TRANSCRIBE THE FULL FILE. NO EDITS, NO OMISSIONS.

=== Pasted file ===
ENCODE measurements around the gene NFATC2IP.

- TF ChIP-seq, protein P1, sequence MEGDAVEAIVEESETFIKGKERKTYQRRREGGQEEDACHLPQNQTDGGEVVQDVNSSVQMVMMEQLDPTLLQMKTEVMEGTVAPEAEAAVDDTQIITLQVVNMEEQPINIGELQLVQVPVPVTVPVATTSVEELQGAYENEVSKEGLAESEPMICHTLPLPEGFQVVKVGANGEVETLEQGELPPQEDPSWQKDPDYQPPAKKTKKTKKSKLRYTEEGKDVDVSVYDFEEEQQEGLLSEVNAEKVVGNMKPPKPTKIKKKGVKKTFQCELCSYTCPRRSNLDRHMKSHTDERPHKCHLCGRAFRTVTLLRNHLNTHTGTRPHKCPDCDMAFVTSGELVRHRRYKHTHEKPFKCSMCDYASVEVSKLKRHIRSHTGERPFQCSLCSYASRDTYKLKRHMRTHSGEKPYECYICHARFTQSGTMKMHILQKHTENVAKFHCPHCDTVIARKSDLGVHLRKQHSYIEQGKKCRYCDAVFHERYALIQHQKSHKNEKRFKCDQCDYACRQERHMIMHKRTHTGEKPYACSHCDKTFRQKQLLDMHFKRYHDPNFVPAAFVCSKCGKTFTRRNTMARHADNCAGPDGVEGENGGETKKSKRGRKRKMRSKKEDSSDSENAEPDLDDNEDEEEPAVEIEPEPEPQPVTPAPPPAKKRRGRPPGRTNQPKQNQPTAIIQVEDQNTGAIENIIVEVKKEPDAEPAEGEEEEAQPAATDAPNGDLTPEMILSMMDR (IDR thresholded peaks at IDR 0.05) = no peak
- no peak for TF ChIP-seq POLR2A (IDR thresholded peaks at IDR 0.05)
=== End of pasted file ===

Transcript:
ENCODE measurements around the gene NFATC2IP.

- TF ChIP-seq, protein P1, sequence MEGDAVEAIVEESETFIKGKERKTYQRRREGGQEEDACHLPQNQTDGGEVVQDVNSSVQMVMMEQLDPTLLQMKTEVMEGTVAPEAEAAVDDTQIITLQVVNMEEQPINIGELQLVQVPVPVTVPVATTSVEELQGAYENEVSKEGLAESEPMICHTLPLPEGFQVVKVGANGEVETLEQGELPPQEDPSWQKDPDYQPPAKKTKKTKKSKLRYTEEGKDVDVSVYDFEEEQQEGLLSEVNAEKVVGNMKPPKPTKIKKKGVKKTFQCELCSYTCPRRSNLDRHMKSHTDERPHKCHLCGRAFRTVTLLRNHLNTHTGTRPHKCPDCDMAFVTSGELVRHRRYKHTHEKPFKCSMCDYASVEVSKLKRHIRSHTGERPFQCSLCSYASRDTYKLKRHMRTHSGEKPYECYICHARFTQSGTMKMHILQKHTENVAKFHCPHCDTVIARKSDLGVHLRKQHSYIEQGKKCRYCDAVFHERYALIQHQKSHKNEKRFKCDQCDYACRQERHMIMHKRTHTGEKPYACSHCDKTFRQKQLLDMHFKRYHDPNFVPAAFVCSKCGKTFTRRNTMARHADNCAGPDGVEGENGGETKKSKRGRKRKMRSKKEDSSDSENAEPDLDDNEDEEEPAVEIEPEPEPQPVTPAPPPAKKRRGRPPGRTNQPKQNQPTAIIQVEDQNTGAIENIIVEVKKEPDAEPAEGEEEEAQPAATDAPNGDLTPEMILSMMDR (IDR thresholded peaks at IDR 0.05) = no peak
- no peak for TF ChIP-seq POLR2A (IDR thresholded peaks at IDR 0.05)